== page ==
They know it will be loud. They know the natives in Happy Valley have been restless and would love to keep them that way.

But when Temple takes on Penn State at high noon Saturday it will likely seem a bit weird for all concerned. After all, for the first time in 75 years this time it will be the Nittany Lions seeking revenge, not the Owls.

Automatically that figures to add something to the occasion.

“Yeah, I think they’ll play with a little more emphasis,” said senior linebacker Stephaun Marshall, thinking back to Temple’s 27-10 win last year at the Linc which ended a 39-game string of futility stretching back to 1941. “I expect them to come after us.”

But Owls say they won’t be fazed by the noise or by the size of the cavernous Beaver Stadium crowd which figures to top 100,000. As long as they put the emphasis on themselves rather than getting caught up in all the hoopla they’ll take their chances. 

“It’s just another football game,” said linebacker Avery Williams, whom coach Matt Rhule credited with pulling the team together following the opening game loss to Army, with the Owls responding by thrashing Stony Brook, 38-0.

“No game’s ever too big. You can’t make any game too big or too small. Just channel your inner self.”

Sometimes that’s easier said than done, of course. Especially for a younger player who’s never experienced anything quite like what he’ll see on Saturday. Marshall remembers what it was like when the Owls opened the 2013 season and the Rhule era with a 28-6 loss at Notre Dame.

“That was actually my first start at safety,” recalled Marshall about the Owls trip to the Golden Dome. “I’ll never forget that moment. If this (going to Penn State) is anything like that it’ll be more exciting.

“There’s nothing like actually being on the field with so many people in the stands, especially for a freshman or someone who doesn’t play a lot. It was a big moment for me."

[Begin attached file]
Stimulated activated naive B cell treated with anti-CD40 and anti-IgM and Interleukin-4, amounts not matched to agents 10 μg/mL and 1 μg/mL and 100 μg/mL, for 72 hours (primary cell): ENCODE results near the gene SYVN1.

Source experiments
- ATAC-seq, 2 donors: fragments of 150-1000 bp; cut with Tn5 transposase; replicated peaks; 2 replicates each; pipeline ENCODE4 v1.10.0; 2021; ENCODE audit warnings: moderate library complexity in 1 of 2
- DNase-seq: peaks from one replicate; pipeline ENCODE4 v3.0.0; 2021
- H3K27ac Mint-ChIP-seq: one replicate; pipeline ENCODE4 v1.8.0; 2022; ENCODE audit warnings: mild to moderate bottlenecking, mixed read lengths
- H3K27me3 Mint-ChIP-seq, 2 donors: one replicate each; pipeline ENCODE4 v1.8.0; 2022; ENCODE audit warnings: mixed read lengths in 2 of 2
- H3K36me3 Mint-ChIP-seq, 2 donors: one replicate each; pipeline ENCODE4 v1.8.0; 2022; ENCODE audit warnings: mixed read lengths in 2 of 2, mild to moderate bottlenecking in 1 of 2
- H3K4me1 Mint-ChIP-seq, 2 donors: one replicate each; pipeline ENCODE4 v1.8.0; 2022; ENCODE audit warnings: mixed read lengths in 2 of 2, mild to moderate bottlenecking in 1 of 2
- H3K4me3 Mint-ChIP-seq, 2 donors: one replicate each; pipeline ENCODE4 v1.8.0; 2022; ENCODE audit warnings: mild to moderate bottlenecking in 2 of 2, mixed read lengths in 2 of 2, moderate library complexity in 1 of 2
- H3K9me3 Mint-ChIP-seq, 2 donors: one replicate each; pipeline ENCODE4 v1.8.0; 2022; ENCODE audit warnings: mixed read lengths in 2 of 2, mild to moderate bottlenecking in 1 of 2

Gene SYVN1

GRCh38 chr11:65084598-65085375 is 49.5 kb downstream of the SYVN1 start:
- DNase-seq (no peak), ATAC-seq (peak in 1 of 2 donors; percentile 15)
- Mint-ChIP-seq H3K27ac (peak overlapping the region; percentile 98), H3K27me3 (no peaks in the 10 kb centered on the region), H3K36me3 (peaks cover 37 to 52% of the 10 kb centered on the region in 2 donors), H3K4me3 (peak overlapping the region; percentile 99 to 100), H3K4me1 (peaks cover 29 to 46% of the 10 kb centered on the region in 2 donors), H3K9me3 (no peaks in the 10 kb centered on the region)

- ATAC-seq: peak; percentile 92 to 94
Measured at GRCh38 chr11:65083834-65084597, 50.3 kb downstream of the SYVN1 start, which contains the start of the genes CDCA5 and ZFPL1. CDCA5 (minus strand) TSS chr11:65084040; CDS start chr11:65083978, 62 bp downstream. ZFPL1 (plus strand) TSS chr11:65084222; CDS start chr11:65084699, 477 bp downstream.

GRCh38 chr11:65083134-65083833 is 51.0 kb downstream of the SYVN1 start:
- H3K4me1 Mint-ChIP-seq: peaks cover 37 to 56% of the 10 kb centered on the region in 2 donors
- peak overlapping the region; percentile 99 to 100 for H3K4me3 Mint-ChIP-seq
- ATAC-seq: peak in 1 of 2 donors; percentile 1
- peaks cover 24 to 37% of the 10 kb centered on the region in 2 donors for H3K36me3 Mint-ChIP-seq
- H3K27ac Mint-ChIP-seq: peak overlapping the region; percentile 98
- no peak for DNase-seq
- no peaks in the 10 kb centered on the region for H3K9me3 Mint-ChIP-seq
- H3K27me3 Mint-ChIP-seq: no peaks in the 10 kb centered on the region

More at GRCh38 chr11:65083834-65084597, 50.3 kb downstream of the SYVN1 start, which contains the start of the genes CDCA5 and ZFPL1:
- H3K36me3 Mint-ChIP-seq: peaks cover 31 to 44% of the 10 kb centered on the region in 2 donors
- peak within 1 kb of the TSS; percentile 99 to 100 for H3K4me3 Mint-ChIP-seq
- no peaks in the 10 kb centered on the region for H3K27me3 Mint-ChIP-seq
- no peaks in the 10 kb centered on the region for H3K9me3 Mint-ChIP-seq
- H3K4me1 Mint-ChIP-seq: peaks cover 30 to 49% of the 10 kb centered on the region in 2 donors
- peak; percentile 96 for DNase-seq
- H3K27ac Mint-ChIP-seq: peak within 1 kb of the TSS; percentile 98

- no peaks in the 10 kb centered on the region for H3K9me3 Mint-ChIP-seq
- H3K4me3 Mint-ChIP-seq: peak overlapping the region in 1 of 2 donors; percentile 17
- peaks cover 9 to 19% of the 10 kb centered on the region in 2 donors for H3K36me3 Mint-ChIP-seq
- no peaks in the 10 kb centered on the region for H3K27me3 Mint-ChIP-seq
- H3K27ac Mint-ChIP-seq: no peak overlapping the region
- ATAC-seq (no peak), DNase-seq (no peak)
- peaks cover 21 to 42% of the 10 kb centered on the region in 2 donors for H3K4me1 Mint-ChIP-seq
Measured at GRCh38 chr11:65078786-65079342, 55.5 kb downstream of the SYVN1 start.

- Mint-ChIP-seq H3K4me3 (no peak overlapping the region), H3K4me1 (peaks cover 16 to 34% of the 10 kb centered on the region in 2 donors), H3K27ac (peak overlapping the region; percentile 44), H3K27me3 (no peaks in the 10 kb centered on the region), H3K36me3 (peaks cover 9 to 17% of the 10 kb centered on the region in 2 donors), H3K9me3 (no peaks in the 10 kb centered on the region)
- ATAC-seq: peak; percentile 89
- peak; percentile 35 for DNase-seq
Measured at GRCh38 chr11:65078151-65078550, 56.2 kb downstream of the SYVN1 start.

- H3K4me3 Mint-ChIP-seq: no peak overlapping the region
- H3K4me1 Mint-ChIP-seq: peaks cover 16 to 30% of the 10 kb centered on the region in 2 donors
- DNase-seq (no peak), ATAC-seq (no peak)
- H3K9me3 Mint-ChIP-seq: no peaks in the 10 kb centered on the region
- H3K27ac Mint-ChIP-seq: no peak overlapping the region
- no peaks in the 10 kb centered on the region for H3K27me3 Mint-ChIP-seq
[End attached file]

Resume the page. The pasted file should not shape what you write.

Going to Penn State is also meaningful to Rhule, who played for Joe Paterno as a walk-on and whose parents lived there until recently.

“It’s a great place to play,” said Rhule, who knows he’ll have his hands full trying to contain Saquon Barkley, who scored five touchdowns in Penn State’s 42-39 loss at Pitt. “It’s always a significant challenge to deal with the noise there. We can’t allow the crowd to affect us the best we can, so we’re trying to work on crowd noise in practice.”

Because it can be deafening.

“As much of anything, it’s about going in there and taking in the atmosphere and the sound,” said Rhule, whose 2014 squad lost up there 30-13, a game that was tied until late in the third quarter. “It’s two different things.

“Playing them here is one thing. Playing them there, it is so loud. Last time, we couldn’t even hear on the headset on the play call down. So having the poise, to handle all of that is important.”

It would also be important if they can build off Stony Brook, where Philip Walker threw for three touchdowns, two to Keith Kirkwood, while the defense held the Sea Wolves to just 133 yards in pitching a shutout.

But Temple may have to go again without running back Jahad Thomas, who couldn’t finish practice Tuesday due to a sore hand he injured originally during training camp. Regardless, the Owls go in confident without being cocky.

“You always remember it when a team beats you,” said Williams, who leads the Owls with 14 tackles, seven of them solo. “Since I’ve played them we’re 1-1. Now we have to see who’s gonna finish off their senior year on top?"

And see how the younger Owls response to experiencing something unique.

"I think it’s going to be a great game,” predicted Marshall, who trails Williams by just one tackle for the team lead, with 13. “The atmosphere I’m expecting is going to be what college football is all about.

“It’s something I can tell the guys about, but I don’t think they’ll really understand it until they get there. They have to experience it for themselves, take a deep breath, then come back and play.”

And if everything goes right for the Owls in Happy Valley, sour those Nittany Lion hopes for revenge.